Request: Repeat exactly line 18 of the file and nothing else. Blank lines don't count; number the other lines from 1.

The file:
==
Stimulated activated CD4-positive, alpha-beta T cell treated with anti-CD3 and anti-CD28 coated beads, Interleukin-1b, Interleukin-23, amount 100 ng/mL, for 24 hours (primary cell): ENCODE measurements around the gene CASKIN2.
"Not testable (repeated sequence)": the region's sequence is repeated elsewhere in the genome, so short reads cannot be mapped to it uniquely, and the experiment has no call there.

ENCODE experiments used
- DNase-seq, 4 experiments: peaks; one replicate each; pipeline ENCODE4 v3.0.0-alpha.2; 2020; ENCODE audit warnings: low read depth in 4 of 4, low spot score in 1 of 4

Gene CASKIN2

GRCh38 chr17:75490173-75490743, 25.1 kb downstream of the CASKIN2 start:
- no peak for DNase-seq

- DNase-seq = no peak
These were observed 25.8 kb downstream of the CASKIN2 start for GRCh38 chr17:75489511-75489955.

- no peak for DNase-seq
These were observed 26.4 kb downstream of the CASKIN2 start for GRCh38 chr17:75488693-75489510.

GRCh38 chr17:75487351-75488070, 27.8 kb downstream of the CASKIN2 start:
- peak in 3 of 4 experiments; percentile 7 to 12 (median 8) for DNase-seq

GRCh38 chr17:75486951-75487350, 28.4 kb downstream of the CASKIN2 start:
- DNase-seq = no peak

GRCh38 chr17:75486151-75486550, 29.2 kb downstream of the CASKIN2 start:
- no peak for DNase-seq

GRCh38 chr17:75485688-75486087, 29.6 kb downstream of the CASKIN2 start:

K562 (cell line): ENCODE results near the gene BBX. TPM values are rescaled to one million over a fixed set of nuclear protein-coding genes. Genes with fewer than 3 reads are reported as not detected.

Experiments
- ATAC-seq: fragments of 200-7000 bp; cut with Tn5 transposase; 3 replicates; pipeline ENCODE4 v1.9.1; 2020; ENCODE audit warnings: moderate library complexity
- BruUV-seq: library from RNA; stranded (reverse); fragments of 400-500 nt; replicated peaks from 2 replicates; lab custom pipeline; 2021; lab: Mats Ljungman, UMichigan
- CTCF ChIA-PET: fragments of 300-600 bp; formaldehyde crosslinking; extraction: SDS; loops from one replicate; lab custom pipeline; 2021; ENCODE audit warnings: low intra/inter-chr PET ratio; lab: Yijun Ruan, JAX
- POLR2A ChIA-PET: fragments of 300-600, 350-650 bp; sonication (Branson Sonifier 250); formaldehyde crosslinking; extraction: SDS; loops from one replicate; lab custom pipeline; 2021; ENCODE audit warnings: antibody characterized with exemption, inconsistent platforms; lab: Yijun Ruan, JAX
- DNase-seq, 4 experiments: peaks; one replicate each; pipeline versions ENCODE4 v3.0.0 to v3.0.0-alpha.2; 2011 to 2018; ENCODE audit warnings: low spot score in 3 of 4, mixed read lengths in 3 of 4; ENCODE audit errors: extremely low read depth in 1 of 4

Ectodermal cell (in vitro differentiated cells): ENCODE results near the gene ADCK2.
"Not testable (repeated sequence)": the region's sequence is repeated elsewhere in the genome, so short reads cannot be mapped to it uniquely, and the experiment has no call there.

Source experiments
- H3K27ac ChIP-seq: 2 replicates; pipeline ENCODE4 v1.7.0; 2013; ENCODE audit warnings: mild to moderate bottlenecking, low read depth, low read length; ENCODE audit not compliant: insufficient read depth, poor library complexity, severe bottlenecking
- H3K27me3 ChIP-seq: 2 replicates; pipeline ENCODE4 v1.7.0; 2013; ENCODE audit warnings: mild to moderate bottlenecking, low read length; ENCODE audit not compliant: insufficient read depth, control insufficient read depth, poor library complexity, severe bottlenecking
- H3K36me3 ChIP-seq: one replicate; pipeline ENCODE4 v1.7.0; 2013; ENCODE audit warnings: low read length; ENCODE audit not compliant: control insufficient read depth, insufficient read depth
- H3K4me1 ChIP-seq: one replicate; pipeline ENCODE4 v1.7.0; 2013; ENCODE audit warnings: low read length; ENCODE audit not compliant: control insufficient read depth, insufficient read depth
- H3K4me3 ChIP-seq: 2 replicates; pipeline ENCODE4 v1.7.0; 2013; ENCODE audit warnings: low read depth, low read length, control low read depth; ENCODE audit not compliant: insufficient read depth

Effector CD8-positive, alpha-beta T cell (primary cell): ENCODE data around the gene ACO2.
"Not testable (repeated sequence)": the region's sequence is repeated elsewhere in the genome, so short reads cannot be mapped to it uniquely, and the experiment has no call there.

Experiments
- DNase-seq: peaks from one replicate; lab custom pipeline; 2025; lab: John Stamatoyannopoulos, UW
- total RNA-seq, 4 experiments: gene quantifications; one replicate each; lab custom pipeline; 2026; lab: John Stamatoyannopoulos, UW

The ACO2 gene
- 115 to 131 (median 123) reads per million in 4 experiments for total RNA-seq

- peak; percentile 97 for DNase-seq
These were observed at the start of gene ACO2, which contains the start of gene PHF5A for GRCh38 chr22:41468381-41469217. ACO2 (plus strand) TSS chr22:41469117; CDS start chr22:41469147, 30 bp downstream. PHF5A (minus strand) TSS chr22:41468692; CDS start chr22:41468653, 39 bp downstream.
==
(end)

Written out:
GRCh38 chr17:75485688-75486087, 29.6 kb downstream of the CASKIN2 start: